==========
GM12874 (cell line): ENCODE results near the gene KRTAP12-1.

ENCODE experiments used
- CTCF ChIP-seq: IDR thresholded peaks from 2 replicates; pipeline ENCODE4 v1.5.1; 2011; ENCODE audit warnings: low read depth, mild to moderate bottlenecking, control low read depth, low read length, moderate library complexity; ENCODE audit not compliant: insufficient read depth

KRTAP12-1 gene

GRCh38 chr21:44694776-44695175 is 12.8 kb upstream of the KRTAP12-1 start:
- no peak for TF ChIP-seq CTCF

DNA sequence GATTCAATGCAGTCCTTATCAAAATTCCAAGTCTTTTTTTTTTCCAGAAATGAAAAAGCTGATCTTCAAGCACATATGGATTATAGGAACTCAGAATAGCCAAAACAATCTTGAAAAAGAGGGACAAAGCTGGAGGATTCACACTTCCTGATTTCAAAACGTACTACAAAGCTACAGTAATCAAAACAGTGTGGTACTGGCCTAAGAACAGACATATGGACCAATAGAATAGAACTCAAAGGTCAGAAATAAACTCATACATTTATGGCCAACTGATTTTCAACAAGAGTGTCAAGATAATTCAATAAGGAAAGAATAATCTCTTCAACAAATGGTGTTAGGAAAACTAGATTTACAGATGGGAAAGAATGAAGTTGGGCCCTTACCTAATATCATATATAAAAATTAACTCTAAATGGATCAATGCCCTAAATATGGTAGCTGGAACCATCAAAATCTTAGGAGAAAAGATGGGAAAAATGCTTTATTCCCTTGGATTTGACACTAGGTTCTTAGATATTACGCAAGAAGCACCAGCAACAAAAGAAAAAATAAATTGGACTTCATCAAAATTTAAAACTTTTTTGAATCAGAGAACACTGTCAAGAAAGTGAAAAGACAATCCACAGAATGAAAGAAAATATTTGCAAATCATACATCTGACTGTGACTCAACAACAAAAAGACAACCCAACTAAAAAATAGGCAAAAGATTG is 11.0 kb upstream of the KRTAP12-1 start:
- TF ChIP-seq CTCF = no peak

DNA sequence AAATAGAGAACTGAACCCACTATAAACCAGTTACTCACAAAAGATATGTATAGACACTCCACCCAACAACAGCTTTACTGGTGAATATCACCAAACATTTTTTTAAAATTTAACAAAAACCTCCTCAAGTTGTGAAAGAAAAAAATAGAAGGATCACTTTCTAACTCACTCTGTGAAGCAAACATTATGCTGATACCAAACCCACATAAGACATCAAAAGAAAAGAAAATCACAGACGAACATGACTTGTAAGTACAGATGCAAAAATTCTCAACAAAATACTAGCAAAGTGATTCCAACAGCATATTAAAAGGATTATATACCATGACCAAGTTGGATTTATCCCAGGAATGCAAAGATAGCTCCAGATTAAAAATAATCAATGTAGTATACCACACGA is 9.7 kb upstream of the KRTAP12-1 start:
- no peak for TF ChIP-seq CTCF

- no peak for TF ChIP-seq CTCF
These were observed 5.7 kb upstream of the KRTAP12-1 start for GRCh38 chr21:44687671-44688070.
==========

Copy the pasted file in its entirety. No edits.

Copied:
GM12874 (cell line): ENCODE results near the gene KRTAP12-1.

ENCODE experiments used
- CTCF ChIP-seq: IDR thresholded peaks from 2 replicates; pipeline ENCODE4 v1.5.1; 2011; ENCODE audit warnings: low read depth, mild to moderate bottlenecking, control low read depth, low read length, moderate library complexity; ENCODE audit not compliant: insufficient read depth

KRTAP12-1 gene

GRCh38 chr21:44694776-44695175 is 12.8 kb upstream of the KRTAP12-1 start:
- no peak for TF ChIP-seq CTCF

DNA sequence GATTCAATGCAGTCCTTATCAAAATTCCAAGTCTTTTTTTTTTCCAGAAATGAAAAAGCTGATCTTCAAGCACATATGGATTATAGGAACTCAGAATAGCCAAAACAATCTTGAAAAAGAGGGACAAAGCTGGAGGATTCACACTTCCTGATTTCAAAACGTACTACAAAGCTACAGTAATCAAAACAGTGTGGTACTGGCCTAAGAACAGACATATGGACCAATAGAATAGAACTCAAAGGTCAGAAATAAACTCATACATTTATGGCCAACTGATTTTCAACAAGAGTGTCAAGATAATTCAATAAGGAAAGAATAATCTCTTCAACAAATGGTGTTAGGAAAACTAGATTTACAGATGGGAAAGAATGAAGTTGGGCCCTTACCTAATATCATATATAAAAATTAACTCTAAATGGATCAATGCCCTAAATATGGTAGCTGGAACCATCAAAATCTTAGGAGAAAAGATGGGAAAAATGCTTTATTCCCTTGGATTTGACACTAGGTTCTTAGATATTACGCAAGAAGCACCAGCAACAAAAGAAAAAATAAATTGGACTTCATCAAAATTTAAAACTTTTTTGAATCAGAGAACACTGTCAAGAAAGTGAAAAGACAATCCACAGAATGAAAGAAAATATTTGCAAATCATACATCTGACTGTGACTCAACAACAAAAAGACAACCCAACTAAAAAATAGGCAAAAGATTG is 11.0 kb upstream of the KRTAP12-1 start:
- TF ChIP-seq CTCF = no peak

DNA sequence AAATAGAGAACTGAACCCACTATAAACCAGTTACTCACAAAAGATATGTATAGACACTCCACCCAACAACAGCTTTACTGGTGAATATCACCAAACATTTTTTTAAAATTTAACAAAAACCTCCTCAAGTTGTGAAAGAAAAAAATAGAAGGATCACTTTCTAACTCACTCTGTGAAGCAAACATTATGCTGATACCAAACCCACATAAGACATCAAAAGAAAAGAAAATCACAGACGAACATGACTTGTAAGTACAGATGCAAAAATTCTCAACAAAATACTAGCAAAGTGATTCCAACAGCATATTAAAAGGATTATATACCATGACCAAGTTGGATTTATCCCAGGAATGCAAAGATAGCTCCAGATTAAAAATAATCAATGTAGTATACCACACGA is 9.7 kb upstream of the KRTAP12-1 start:
- no peak for TF ChIP-seq CTCF

- no peak for TF ChIP-seq CTCF
These were observed 5.7 kb upstream of the KRTAP12-1 start for GRCh38 chr21:44687671-44688070.